However, a different situation arises where there is consideration in addition to the promise to perform services. Where the employee furnishes consideration in addition to his services, a contract for permanent or lifetime employment is valid and enforceable and continues to operate as long as the employer remains in business and has work for the employee once the employee performs competently. Carnig v. Carr, supra; *312 Kirkley v. F. H. Roberts Co., 268 Mass. 246, 167 N.E. 289, 290; Thompson v. Miller, 251 Iowa 324, 327, 100 N.W.2d 410, 412; Littell v. Evening Star Newspaper Co., 73 App.D.C. 409, 120 F.2d 36, 37, and see Eggers v. Armour & Co. of Delaware, 129 F.2d 729, supra; and Lewis v. Minnesota Mutual Life Insurance Co., supra, and cases cited therein; Mt. Pleasant Coal Co. v. Watts, 91 Ind.App. 501, 151 N.E. 7, 11.

In Eggers v. Armour & Co., supra, the additional consideration was release of a tort claim against the employer. In Carnig v. Carr, supra, plaintiff gave up his business as an enameler, and went to work with defendant at the same occupation with the agreement for permanent employment. In Riefkin v. E. I. DuPont de Nemours & Co., 53 App.D.C. 311, 290 F. 286, plaintiff agreed to give up a job with the government in exchange for other employment, and this was held sufficient additional consideration.

In the case at bar, the alleged oral employment contract was incidental to the agreement for the sale of plaintiff's property to defendant W. R. Grace & Company. It is obvious this is not a case where the employee simply promises to perform services without additional consideration involved. In Thompson v. Miller, supra, this court held plaintiff had more involved than a mere promise to perform services; that plaintiff had paid half of advertising and sales cost, and his traveling expenses, and we there held plaintiff had a capital as well as a labor investment. See Thompson v. Miller, 251 Iowa at 327, 100 N.W.2d at 412.

In the matter before us, plaintiff gave up a competitive business to defendant, and as a part of the agreement to sell the business and its equipment, an oral agreement to employ plaintiff under the terms indicated in Division I was entered into. Thus the permanent employment contract had additional consideration to make it valid and enforceable, and not terminable at will.

V. Defendant next contends damages fixed by the jury were not supported by the evidence, and that plaintiff failed to offer any proof of attempts on his part to find other employment, or to otherwise mitigate damages. In instruction #8 the jury was told the measure of damages for loss of income is the fair and reasonable value of the income lost by plaintiff by reason of the loss of his employment. The court also instructed on plaintiff's duty to mitigate the damages by seeking other employment.

The record indicates plaintiff was discharged on December 6, 1966. Plaintiff was educated to the level of the eighth grade, had been engaged in farming and the fertilizer business. He collected unemployment payments until he could begin farming in the spring of 1967. His earnings from the farm operation were in evidence for the jury's consideration.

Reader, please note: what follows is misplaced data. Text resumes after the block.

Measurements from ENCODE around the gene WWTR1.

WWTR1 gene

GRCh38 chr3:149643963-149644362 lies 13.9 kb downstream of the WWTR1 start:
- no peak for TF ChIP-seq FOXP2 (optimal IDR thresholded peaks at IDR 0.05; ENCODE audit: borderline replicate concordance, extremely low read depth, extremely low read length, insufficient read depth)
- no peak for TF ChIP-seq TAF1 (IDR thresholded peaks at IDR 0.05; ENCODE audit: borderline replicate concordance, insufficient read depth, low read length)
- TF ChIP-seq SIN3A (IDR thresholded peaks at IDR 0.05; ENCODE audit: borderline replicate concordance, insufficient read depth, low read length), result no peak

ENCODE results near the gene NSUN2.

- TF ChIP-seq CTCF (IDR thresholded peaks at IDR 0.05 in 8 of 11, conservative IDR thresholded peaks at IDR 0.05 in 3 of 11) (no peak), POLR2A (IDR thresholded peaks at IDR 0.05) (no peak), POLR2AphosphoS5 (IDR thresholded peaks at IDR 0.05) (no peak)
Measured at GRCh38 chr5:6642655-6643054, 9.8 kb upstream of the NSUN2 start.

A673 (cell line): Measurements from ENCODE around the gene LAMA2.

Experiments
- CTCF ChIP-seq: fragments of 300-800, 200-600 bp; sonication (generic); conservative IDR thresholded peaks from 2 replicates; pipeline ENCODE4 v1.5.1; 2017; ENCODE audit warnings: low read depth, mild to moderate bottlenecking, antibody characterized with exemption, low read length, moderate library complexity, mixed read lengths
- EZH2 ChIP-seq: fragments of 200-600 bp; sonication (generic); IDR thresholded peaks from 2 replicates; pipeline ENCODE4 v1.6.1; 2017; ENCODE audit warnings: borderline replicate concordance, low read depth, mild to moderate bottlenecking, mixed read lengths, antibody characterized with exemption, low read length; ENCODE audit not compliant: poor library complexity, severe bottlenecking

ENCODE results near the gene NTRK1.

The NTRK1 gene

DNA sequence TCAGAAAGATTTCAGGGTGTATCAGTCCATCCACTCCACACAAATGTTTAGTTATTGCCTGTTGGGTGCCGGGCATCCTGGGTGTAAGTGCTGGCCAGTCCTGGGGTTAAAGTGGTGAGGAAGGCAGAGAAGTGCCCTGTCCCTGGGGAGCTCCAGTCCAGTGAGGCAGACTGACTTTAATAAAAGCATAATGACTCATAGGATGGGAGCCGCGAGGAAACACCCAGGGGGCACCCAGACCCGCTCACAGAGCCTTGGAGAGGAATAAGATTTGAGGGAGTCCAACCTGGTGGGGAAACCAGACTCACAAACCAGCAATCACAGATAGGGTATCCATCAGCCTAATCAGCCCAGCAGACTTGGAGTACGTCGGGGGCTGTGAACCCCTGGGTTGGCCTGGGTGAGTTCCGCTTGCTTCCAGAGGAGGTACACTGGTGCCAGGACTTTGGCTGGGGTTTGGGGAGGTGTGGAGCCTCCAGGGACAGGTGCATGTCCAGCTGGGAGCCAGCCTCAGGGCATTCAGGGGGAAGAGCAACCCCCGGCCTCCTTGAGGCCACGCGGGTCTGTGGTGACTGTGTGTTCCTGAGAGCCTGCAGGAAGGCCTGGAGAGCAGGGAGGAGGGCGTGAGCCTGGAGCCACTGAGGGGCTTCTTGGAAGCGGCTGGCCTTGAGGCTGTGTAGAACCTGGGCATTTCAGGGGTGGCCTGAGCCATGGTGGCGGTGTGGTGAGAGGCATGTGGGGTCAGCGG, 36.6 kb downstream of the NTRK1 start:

Section 619.7, Code, 1971, provides,

"In any action brought to recover damages for an injury to person, character, or property, the defendant may set forth, in a distinct division of his answer, any facts, of which evidence is legally admissible, to mitigate or otherwise reduce the damages, whether a complete defense or justification be pleaded or not, he may give in evidence the mitigating circumstances whether he proves the defense or justification or not."

The defendant who pleads no mitigating circumstances in a contract action is limited in claiming plaintiff's duty to mitigate damages to circumstances shown or growing out of plaintiff's evidence. Section 619.8, Code, 1971; DeWaay v. Muhr (Iowa), 160 N.W.2d 454, 457. The burden is on defendant to prove plaintiff failed to minimize his damages. Shewry v. Heuer, 255 Iowa 147, 154, 121 N.W.2d 529, 533; Nizzi v. Laverty Sprayers, Inc., 259 Iowa 112, 122, 143 N.W.2d 312, 317-318.

Defendant here did not specially plead mitigation of damages. Indeed, it claimed the plaintiff's alleged failure to prove he searched for employment in order to minimize *313 or mitigate was fatal to plaintiff's case. Plaintiff's evidence showed factors which would support a jury's conclusion he did all that was reasonable to find other employment in order to mitigate damages. Plaintiff knew the fertilizer business and farming, neither of which is an occupation where the demand for employment is great in the winter months, the period during which he was unemployed. We, therefore, conclude defendant's contention as to lack of showing to mitigate is without merit.